Walker Ridge Incident

Anyone have an update on what happened specifically? We’re hearing it was related to a 4.5 knot current.

Did someone lose position and part a riser?

did you find out anything during the day today Rob?

Does this have to do with DPO’s running the engine room?

Disclaimer: hope nobody is hurt and it’s not an incident that will negatively impact any prosperity in the industry.

[QUOTE=c.captain;157807]did you find out anything during the day today Rob?[/QUOTE]

Not really, except verification that something actually did happen, but what exactly happened is unclear - was it just a forced LMRP unlatching or a parted riser, I don’t know.

[QUOTE=rob;157831]Not really, except verification that something actually did happen, but what exactly happened is unclear - was it just a forced LMRP unlatching or a parted riser, I don’t know.[/QUOTE]

4.5kts is certainly wicked strong but it doesn’t come out of nowhere without warning so an emergency disconnect or worse is inexcusable. FUCKING drilling dpos goofing off on the internet or watching TV when at the desk. Yes, they do that at a certain company which name starts with an E…seen it with my own eyes! Wasn’t on their drillships but on their semis but same idiocy! I wonder if them have in real masters on those rigs has made any difference in their dpos work ethic?

[QUOTE=c.captain;157838]4.5kts is certainly wicked strong but it doesn’t come out of nowhere without warning so an emergency disconnect or worse is inexcusable. FUCKING drilling dpos goofing off on the internet or watching TV when at the desk. Yes, they do that at a certain company which name starts with an E…seen it with my own eyes! Wasn’t on their drillships but on their semis but same idiocy! I wonder if them have in real masters on those rigs has made any difference in their dpos work ethic?[/QUOTE]
Didnt the DW Horizon have a master that was too scared to disconnect, wrong or no training or wrong skill set or something?

[QUOTE=powerabout;157917]Didnt the DW Horizon have a master that was too scared to disconnect, wrong or no training or wrong skill set or something?[/QUOTE]

please do not get me started about that BOOB

OK will do
its just that in an emergency the drilling industry seems to have a habit of making an emergency into major catastrophic event.

[QUOTE=powerabout;157920]OK will do
its just that in an emergency the drilling industry seems to have a habit of making an emergency into major catastrophic event.[/QUOTE]

The contributing factor to me was more about company policy that caused the confusion. There were many errors that led to the disaster. Very hard to pin this on just one person. In any emergency mistakes will be made. The best you can do is drills, training and competency. Of course prevention is the best, but there is no way of knowing how people will react when something real happens. In most emergencies that I have been involved in things went much better than I could have anticipated.

[QUOTE=Capt. Lee;157931]The contributing factor to me was more about company policy that caused the confusion. There were many errors that led to the disaster. Very hard to pin this on just one person. In any emergency mistakes will be made. The best you can do is drills, training and competency. Of course prevention is the best, but there is no way of knowing how people will react when something real happens. In most emergencies that I have been involved in things went much better than I could have anticipated.[/QUOTE]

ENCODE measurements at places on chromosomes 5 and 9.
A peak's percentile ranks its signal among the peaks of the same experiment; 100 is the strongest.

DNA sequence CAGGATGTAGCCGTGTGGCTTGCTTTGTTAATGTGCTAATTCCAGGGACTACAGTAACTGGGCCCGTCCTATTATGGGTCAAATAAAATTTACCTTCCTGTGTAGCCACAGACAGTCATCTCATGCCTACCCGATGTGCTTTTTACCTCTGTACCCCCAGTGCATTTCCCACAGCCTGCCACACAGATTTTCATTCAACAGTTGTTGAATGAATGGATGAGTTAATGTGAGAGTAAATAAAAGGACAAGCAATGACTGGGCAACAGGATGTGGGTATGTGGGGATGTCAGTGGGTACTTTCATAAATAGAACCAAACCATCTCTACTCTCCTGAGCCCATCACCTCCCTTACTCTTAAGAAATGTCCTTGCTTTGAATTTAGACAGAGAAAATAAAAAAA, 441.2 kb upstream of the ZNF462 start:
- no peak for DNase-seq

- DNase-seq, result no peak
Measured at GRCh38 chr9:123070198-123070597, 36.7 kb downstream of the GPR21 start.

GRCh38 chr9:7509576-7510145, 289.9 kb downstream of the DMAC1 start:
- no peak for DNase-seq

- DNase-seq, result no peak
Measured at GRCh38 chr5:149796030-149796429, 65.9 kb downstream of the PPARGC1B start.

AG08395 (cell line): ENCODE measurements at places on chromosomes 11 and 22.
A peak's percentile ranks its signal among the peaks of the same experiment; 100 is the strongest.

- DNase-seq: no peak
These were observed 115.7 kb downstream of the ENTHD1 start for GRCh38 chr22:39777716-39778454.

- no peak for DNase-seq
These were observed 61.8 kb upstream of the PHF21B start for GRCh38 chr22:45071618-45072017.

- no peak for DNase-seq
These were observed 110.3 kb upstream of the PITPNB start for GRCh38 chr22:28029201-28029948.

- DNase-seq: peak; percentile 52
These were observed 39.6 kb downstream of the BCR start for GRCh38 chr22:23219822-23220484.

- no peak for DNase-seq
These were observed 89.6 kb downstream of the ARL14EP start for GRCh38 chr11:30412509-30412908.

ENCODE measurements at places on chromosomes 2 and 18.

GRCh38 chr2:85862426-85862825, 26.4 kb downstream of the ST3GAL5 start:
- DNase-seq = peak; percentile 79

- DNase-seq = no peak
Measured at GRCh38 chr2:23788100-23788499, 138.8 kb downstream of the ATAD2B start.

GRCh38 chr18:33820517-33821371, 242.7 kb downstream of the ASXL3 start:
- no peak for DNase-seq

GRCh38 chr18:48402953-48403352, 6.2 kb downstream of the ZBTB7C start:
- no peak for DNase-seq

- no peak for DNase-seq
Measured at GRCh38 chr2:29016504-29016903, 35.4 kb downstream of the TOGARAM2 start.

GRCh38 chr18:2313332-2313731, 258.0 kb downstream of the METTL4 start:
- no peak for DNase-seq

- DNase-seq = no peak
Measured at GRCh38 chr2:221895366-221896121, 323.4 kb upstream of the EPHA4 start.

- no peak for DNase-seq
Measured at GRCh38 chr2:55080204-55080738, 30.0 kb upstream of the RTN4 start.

Kuchta panicked…plain and simple and it was the other officers and crew on the rig which prevented the death toll from being much higher as well as the crew of the DAMON BANKSTON for reacting as real professionals and saving as many as they did. It is an abysmal failure when people end up jumping. The same thing happened with the GALAXY in the Bering Sea. Horrible drilling and nonexistent major emergency planning. Noble hated it when I took things so seriously and even did not allow me to make my own station bill…I had to use a standard company model which was woefully lacking in organization of teams and their specific duties.

What amazed me is after DWH, the sweeping changes to offshore industry emergency planning I expected never happened and that is because the drillers refused to even consider making those changes because it upset their culture. DWH will happen again someday, there will be another rig explosion or other cataclysmic event and the next time the owner may not be so lucky as to get away with only 11 fatalities.

What???
The greatest U/L Master of all time folded and didn’t do what he knew was right? Grow a pair PLEASE!!! Stop folding to JOE BOSS.

My guess is you had more folks on the station bill to fight a fire than the US NAVEEE uses. LOL!!!

[QUOTE=AB Murph;157981]My guess is you had more folks on the station bill to fight a fire than the US NAVEEE uses.[/QUOTE]

well when you have the total number of persons on a drillship, you have the luxury of having teams to backstop other teams…

I also wanted the lifeboats to be fully manned and ready for launch WHILE an emergency response was being undertaken instead of the silliness of transitioning from emergency response mode to abandon mode with all the resultant time lost in the process. Time to get everybody safely off a burning rig might well be down to a few seconds if things are really bad as they were on DWH.